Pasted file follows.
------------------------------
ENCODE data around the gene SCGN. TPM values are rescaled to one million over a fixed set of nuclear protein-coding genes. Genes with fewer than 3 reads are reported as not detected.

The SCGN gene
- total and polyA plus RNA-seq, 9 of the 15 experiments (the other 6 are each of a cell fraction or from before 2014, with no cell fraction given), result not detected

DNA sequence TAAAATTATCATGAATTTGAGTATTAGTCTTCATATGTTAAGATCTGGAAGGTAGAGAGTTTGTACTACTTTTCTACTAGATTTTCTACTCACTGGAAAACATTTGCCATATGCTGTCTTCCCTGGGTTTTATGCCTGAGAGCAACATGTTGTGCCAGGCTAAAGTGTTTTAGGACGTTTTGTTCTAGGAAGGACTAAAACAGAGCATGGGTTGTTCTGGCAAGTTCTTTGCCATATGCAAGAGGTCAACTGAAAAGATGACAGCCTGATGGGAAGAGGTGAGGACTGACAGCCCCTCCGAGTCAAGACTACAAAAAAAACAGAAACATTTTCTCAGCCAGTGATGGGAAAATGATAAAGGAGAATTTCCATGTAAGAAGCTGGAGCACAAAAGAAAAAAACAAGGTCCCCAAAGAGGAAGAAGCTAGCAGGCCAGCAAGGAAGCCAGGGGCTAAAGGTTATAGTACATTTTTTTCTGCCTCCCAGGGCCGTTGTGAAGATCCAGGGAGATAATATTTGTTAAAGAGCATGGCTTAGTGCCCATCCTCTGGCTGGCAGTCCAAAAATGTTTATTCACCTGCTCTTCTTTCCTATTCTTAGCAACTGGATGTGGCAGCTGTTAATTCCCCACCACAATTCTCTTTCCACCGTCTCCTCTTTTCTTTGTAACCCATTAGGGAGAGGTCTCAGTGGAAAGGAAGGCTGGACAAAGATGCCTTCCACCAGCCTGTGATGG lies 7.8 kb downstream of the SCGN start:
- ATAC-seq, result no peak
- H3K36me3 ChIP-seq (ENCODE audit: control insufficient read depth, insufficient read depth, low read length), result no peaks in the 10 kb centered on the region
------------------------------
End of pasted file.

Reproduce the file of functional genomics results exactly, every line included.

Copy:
ENCODE data around the gene SCGN. TPM values are rescaled to one million over a fixed set of nuclear protein-coding genes. Genes with fewer than 3 reads are reported as not detected.

The SCGN gene
- total and polyA plus RNA-seq, 9 of the 15 experiments (the other 6 are each of a cell fraction or from before 2014, with no cell fraction given), result not detected

DNA sequence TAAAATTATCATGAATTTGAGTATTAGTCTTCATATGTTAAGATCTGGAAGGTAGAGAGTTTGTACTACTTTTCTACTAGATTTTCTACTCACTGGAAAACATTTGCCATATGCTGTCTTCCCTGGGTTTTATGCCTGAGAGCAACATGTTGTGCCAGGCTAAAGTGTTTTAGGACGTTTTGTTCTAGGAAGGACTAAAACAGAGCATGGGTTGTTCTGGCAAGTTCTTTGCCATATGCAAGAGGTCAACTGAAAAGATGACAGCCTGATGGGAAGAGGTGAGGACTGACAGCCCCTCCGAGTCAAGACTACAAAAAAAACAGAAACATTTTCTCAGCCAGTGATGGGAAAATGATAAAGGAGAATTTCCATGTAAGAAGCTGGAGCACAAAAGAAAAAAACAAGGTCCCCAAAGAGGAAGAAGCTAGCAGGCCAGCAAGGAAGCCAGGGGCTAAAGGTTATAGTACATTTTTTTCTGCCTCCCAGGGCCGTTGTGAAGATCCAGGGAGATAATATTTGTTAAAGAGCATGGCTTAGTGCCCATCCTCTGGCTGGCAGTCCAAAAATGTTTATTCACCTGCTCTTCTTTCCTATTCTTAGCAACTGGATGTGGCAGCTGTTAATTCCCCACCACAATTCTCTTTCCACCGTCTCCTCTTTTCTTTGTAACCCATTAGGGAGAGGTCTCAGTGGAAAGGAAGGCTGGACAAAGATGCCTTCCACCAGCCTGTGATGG lies 7.8 kb downstream of the SCGN start:
- ATAC-seq, result no peak
- H3K36me3 ChIP-seq (ENCODE audit: control insufficient read depth, insufficient read depth, low read length), result no peaks in the 10 kb centered on the region